Hi, my name is Karol. If you're giving away free content with no plan to build a business, but an expectation to make a lot of money "somewhere down the line," you're being an idiot.

Repeat after me:

Free is not a business model.

Last week Nick and I were talking about this at Sarah's kitchen table. Free can be a lead generator, or as Nick calls it "penetration strategy." Free can get you in front of a lot of people. Free can build goodwill with your audience. But free is free. No dollar signs. No profits. No business.

Herein lies the problem with most wannabe bloggers-cum-"business owners." They expect to build an audience and then someday figure out how to make money and quit their day jobs. It doesn't (usually) work like that. While it can happen, it's a pie-in-the-sky approach that most likely will not work for you. Sorry to burst your bubble, but somebody needed to tell it to you straight.

In addition to that, far too many bloggers I meet don't fit the following criteria for building a successful blog:

1) A joy of writing.

If you don't enjoy writing you're in for a hellish time trying to build a blog into a business. Your time would be better spent eating Doritos and watching American Idol like the rest of America.

2) Unforgettable writing.

Your writing doesn't have to be unforgettable to all people, of course. It does, however, have to be unforgettable to a sizable audience.

How Can You Fix This?

Assuming you enjoy writing and can write regular content that is unforgettable, you're off to a pretty good start.

But you're still in the "free is not a business model" boat. And that bitch is sinking fast.

The truth is if I wanted to maximize the money I made online I would quit blogging. I do this because I thoroughly enjoy it. If I put all of my writing time into product creation and promotion I would likely quadruple my income in the next 6 months. As you probably know, my life is not about making the maximum amount of money. If I'm reaching my current enough point (I talk about this in the Freedom Fighters course) I'm happy living life and having fun. (Doing that got me on USA Today.)

So what do you do?

Do you quit blogging and instead work on creating something valuable to sell? Or do you continue blogging, continue slaving away writing content that nobody reads, and hope to someday have a large enough audience to sell something to?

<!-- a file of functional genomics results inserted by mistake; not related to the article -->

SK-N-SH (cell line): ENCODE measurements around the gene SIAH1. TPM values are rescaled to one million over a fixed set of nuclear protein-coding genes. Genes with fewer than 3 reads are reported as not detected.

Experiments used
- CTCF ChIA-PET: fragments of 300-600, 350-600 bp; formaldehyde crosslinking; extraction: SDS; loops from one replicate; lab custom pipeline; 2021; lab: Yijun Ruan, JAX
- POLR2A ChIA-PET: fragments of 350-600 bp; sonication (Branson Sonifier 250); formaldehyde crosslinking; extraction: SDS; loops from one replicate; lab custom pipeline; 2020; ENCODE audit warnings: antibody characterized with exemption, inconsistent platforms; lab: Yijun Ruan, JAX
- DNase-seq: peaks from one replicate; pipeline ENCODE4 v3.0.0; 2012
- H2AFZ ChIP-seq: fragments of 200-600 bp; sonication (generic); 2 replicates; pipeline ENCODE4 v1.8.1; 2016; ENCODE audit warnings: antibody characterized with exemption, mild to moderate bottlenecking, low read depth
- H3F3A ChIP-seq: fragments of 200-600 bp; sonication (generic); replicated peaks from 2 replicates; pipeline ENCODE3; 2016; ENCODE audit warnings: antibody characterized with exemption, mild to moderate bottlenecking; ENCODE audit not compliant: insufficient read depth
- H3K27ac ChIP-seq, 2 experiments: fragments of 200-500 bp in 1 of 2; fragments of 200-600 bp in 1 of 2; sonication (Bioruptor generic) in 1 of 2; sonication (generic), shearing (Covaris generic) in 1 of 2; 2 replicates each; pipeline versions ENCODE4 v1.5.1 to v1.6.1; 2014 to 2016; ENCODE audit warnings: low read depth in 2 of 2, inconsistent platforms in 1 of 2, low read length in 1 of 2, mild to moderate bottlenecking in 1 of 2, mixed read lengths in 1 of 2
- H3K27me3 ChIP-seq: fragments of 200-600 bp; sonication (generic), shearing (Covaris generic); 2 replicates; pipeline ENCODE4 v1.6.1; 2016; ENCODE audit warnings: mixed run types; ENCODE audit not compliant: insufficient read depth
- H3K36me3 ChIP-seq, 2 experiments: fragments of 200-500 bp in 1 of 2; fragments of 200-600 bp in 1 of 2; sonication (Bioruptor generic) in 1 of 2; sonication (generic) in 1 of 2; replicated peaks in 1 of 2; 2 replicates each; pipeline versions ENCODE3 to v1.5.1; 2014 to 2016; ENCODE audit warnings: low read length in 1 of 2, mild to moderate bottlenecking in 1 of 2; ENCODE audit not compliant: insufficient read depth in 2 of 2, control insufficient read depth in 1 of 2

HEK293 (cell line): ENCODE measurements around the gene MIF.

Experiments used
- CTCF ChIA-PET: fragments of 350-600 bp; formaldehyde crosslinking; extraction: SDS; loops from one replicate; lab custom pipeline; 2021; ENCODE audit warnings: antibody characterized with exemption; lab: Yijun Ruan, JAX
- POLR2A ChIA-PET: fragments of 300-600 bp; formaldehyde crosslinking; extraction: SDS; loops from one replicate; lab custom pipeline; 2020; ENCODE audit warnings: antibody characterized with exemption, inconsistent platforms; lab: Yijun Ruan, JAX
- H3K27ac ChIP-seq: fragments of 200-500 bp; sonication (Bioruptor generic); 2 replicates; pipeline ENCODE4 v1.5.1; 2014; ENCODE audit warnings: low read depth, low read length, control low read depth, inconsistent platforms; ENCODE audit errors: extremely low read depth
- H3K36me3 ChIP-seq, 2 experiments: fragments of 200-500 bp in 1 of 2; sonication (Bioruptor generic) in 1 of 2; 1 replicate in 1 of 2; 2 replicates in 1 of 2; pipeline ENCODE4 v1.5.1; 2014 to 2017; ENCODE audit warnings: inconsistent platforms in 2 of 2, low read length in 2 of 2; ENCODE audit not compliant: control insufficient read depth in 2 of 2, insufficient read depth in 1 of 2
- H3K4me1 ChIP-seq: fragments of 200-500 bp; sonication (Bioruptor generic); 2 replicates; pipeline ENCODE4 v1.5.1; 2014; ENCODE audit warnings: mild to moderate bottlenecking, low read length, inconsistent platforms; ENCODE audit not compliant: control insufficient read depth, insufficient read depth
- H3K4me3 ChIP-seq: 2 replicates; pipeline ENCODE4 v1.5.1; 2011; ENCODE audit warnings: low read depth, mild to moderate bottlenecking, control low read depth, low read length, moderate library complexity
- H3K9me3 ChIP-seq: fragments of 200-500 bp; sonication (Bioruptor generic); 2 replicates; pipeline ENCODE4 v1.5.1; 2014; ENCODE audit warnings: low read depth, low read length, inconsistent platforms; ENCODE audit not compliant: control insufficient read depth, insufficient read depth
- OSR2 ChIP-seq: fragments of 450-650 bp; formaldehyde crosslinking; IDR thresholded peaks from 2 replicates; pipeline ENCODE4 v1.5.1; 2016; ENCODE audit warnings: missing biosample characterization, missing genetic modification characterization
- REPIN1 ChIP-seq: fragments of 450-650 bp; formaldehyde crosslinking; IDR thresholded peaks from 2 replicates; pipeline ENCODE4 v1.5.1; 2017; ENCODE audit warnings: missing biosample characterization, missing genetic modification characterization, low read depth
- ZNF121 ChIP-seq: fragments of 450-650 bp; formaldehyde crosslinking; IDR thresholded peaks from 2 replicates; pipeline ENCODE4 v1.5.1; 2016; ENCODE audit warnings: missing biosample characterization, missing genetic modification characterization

It's honestly your choice, but ...

If you truly want to build a business I say fuck blogging.

Do this instead:

1) Create something powerful. I don't care who you are, you know something or can create something that other people would be willing to pay for. Be that a physical product, a digital product, a piece of software, or some kind of consulting. You have it in you even if you may not know it yet. It's not my job to find out what that thing is. Just know it's there. I promise you that.

2) Write a handful of phenomenal guest posts for popular blogs like ZenHabits and CopyBlogger or any big site that's relevant to your market. It's intimidating to reach out to huge websites like this, but whatever. Do it. Pick the fucking weight up off the floor or drop it. The choice is yours.

3) Include a link to your product in the author byline to those guest posts. Easy enough. Most guest post authors include links to their blogs. That's cool. You're going to link to a website too. But you're doing it to ...

4) Profit. That means you have to sell. Quit whining. Selling is not dirty. Whoever you are, whatever you do, you are selling. Whether that's trying to get a job, trying to get laid, or trying to build a business, you are selling. Might as well embrace it and learn to do it well.

This, in and of itself, won't be enough to build a business. It will get the ball rolling for you and lay a foundation.

Once you've made some contacts and money it's time to leverage that to build more contacts and make more money. Eventually you'll hit a tipping point and you'll have built a business with real customers, real friends, and a real ability to quit your day job.

You're welcome.

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